Monday, August 10, 2020

The Final Solution: An American Family

An American Family
People tell each other stories to ward off fears and also to pass the time during pandemics and storms. That’s the substance of Boccaccio’s Decameron, a series of l00 tales told by a group of Italians who have recused themselves in the town of Fiesole outside Florence during the plague. Another kind of story telling is taking place in series like Fauda, Babylon Berlin, Mrs. Meisel, Ozark and A French Village which are shown on services like Netflix and Amazon. These tales are not like movies or plays which are one shot affairs. They’re episodes which go on over time and actually mimic life which can sometimes feel like a set of installments. Hopefully an overview emerges in which the whole is greater than the sum of the parts. Back in l973 An American Family took a real family’s life and turned it into a television series. The Louds, who were the subject, had a good deal of drama, but it’s not clear how diverting it would be if someone invented an app which allowed people to see their own life as a TV series. Let’s say someone came up with a device made especially for pandemics, an elaborate selfie that produced a series of seasons. What conventions would it possess and how would the story be wrapped up when say it came to the final episode?

Friday, August 7, 2020


Mesha Stele (Louvre), photo: Henri Sivonen

Religious relics and sites like the Shroud of Turin, Mecca and Jerusalem possess an enormous magnetism even for the secular imagination. The sociologist Max Weber used the term "disenchantment" referring to the force of scientism which removes the ineffable spiritual element from human existence. Bruno Bettleheim wrote an essay, Freud and Man’s Soul addressing  English translations of Freud’s work which attempted to lend credibility to psychoanalysis by increasing scientific terminology at the expense of the sublime. When you were a kid you may have seen the old 30s horror movies in which Oxbridge archeologists incur the wrath of dead Egyptian royalty when they attempt to invade sacred tombs. It’s hard not to see of a statue of Ramesses II or the tomb of Queen Hatshepsut and not feel stirred by a mixture of awe and fear. Will the walls begin to shake? After a parent or loved one has died many people feel the presence of a dead spirit in the room. A flickering lightbulb may be indicative of the presence of the departed. Whether there is one or not, you can safely say the deceased are alive and well in your imagination. You swat a fly or step on an ant. In reality, cremation is no different. The living form disintegrates. Even the bible intones “ashes to ashes, dust to dust.” Yet something indescribable remains. Bishop Berkeley famously said “esse est percipi,” “to be is to be perceived.” For him only God made the world real.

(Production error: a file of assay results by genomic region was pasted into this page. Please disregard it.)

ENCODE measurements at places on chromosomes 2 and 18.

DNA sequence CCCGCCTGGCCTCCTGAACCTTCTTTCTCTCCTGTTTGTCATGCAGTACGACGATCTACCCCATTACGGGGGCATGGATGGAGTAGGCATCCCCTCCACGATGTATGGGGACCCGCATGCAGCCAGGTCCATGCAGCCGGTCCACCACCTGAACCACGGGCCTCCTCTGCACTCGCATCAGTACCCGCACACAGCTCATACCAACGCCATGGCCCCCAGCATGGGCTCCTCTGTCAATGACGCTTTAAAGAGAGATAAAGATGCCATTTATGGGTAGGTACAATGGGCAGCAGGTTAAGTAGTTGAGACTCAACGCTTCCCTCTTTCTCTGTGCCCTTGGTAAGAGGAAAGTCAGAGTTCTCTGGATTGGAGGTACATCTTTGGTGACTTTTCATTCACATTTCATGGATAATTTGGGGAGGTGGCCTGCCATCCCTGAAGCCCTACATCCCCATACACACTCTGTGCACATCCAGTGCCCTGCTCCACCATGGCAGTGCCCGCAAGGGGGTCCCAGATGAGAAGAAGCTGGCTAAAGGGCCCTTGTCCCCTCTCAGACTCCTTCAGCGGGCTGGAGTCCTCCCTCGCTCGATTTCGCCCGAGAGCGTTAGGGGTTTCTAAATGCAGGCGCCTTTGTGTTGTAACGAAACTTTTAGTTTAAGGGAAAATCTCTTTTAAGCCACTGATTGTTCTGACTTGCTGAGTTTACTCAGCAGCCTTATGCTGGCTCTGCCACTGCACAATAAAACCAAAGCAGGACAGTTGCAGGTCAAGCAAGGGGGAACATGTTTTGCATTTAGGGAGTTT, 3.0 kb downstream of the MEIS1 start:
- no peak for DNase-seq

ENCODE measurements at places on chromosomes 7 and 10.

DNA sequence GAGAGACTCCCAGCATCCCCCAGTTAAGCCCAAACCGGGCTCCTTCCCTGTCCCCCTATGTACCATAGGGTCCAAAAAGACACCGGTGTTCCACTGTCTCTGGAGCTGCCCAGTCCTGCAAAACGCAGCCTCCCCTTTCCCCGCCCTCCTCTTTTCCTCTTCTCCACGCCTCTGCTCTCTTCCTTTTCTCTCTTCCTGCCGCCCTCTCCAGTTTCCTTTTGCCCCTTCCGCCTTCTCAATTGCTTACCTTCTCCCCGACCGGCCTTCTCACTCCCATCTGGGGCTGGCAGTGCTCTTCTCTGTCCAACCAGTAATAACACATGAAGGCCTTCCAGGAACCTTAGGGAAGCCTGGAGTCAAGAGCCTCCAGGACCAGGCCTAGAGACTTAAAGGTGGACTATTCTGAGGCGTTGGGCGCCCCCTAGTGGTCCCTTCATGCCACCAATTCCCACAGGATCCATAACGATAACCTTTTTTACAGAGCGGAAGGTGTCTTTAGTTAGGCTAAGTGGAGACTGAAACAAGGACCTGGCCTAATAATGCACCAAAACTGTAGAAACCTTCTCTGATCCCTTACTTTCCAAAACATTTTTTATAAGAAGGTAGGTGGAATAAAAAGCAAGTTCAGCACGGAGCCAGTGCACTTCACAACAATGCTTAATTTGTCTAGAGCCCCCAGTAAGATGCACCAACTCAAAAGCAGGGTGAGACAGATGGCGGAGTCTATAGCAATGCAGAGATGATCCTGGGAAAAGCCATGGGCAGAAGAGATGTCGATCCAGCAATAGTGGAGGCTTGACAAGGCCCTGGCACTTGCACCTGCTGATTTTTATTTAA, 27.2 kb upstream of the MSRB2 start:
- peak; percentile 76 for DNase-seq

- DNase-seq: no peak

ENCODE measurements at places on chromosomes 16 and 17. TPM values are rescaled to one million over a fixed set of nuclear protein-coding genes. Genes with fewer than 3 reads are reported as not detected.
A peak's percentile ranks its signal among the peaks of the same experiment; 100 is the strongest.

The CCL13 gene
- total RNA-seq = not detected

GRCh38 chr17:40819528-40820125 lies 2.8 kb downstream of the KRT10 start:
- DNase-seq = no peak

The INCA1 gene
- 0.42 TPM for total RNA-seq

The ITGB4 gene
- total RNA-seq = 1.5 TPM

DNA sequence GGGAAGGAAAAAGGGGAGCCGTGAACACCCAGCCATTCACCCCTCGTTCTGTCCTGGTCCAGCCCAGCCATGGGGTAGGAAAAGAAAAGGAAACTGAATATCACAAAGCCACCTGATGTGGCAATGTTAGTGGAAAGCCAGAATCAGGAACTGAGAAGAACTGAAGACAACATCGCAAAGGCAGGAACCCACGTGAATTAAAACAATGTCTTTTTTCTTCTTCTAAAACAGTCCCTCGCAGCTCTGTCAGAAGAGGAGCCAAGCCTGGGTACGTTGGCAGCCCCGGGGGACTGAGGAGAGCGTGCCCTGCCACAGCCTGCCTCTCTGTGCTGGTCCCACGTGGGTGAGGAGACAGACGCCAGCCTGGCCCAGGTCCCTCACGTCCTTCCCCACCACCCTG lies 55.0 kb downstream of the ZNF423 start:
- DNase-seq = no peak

Thursday, August 6, 2020

The Final Solution: The Marriott International Space Station